Definition of RA in Accounts

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An RA account is a critical tool for any business operation. After all, the goal of doing business is to generate profit, and to generate profit, the company needs to generate revenue. Among all the bank accounts used by a business, an RA bank account is among the most important because this is where the business’s income goes.

TL;DR (Too Long; Didn't Read)

The RA financial meaning is "revenue account", an account where a company's revenue is held.

What Is an RA Account?

A revenue account is not a simple savings or checking account. It is a designated secure account into which income is deposited in the form of physical checks or electronic deposits. The balance of a company’s revenue account (or revenue accounts in large companies that have multiple revenue accounts) is an important part of the formula used to determine whether the company is “in the black”, meaning it is profitable, or “in the red", meaning the company is operating at a deficit.

Revenue’s Role in Business Accounting

Revenue is not the same as profit. Profit is defined as the financial gain a company experiences after paying all operational expenses like rent and utilities, operating expenses and employee salaries. Revenue, on the other hand, is the income the company brings in before paying these expenses. Some of the revenue that comes into an RA account eventually becomes profit, but a significant amount of it is diverted to other accounts to cover the business’s expenses.

Tracking revenue accurately is key to success. A revenue account enables the business to do so because by tracking this account’s activity, the business’s accounting team can see exactly how much money comes in, from where the money comes, how much money leaves the account and where the money goes. Tracking revenue enables the company to assess its current financial strategies and develop more effective ones that reduce expenses and use revenue more efficiently, increasing the company’s profits.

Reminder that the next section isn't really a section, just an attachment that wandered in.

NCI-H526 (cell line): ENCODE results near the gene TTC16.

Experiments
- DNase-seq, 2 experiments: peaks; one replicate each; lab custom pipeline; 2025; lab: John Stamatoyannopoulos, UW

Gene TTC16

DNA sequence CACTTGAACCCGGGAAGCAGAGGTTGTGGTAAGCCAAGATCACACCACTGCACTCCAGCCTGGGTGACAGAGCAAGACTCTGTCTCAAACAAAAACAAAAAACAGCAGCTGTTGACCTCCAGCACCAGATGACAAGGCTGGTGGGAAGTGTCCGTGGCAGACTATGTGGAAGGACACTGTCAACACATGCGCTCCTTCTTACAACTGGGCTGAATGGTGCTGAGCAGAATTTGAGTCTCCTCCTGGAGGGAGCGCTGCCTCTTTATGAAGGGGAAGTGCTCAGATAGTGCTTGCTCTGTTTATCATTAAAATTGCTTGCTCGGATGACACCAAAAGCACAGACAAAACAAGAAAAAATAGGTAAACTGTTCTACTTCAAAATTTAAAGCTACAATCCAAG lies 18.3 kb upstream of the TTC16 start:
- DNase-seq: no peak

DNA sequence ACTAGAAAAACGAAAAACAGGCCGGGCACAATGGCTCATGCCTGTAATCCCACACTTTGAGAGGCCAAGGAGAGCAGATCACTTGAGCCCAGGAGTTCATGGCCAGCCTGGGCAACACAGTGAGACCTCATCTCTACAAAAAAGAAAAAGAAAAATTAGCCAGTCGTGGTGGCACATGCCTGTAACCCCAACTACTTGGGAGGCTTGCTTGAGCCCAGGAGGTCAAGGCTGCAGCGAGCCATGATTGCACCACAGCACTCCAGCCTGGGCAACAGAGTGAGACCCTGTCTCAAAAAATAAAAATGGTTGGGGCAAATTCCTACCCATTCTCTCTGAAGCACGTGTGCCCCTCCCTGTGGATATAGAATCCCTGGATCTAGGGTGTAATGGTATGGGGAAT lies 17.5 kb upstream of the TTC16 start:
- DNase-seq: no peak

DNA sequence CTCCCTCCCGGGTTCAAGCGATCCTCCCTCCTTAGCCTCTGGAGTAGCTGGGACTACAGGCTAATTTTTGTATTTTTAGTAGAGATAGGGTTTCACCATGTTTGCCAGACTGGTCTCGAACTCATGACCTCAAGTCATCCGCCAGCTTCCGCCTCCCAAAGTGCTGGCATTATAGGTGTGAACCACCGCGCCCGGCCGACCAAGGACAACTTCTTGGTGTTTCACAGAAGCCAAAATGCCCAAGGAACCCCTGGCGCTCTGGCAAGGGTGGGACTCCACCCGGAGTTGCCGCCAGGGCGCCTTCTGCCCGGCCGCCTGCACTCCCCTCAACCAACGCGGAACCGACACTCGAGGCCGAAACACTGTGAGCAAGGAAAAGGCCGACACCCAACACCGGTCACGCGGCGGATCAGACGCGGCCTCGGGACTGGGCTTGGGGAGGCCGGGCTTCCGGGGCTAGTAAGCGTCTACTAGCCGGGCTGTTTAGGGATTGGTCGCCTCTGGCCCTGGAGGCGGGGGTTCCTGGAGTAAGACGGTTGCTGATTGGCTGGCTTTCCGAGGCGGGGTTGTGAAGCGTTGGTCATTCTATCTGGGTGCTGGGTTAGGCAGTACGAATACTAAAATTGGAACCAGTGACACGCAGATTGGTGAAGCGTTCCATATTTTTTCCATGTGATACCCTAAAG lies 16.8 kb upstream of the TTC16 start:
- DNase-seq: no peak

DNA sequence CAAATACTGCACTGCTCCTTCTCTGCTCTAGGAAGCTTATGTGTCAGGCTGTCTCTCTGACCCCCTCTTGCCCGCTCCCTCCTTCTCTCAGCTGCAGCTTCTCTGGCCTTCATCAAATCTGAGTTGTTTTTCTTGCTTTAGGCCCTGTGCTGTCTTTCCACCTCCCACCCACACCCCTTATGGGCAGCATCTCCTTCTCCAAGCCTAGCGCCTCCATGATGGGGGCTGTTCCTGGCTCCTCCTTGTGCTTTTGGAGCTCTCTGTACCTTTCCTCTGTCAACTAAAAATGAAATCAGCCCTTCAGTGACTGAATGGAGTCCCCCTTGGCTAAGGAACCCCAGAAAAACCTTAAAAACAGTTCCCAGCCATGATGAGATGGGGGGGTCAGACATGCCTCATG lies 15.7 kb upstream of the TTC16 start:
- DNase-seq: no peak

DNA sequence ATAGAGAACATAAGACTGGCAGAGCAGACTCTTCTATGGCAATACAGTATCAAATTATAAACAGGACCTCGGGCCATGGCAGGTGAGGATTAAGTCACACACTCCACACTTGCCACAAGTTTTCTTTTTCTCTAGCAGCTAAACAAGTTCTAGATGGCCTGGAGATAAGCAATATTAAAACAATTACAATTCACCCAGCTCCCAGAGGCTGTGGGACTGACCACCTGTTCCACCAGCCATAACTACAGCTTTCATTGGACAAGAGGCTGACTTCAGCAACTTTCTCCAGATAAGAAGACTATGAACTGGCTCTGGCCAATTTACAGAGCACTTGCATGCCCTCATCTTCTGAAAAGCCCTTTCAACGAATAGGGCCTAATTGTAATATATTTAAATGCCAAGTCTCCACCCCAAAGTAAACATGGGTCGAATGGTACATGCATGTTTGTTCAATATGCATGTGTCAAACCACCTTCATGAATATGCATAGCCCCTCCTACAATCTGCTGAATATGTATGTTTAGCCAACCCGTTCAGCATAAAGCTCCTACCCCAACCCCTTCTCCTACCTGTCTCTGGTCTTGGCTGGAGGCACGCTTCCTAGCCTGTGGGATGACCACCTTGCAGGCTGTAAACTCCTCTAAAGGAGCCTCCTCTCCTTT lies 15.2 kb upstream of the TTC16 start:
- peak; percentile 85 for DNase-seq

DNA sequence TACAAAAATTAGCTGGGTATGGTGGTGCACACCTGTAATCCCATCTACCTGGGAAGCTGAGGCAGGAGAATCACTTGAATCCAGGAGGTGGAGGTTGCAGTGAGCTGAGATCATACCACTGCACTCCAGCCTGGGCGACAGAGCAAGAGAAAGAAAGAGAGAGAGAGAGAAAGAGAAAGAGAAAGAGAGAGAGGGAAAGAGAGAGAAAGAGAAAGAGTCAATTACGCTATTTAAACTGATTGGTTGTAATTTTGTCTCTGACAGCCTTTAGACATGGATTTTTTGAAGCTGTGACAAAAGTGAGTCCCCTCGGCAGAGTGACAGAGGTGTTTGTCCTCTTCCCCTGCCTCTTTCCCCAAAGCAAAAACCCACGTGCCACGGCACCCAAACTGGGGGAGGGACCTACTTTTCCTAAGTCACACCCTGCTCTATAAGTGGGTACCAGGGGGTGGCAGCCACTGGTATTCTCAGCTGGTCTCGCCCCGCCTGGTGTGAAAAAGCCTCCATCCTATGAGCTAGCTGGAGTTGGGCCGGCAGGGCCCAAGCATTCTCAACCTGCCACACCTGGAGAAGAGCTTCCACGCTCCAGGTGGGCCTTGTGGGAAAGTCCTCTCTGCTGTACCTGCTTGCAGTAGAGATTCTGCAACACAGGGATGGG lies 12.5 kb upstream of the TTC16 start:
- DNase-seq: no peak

A company's recorded revenue can come from a variety of sources. These sources include:

  • Sale of products
  • Sale of services
  • Royalties
  • Rent
  • Investment interest
  • Franchise fees
  • Commissions

Purpose of an RA Account

A revenue account makes it possible for a company to track revenue received precisely. With this figure, the company can make data projections about potential future revenue, compare actual revenue received against the amount of revenue it expected to bring in, resolve discrepancies in other accounts and check banking records related to revenue.

A company's net income, the amount of money it has in its revenue account after all business expenses have been deducted, is stated in its income statement. Companies may issue income statements monthly, quarterly or annually.

Other RA Account Purposes

Another important use of an RA bank account is giving the company a large supply of liquid cash. In scenarios where the company needs a lot of cash on hand, like when unexpected consumer demand for its products means it needs to buy lots more product from its supplier or an unexpected legal issue means the company’s leadership team needs to hire lawyers and head to court, the revenue account is that cash on hand.

Expenses paid out of revenue accounts include but are not limited to:

  • Wholesale inventory
  • Business supplies
  • Operational expenses like utilities and rent
  • Employee compensation and bonuses
  • Business taxes
  • Consulting costs

Other Kinds of Accounts Used in Business

Revenue accounts are far from the only accounts used in business. These other types of accounts interact closely with a company’s revenue accounts. Other accounts often used in commercial operations include: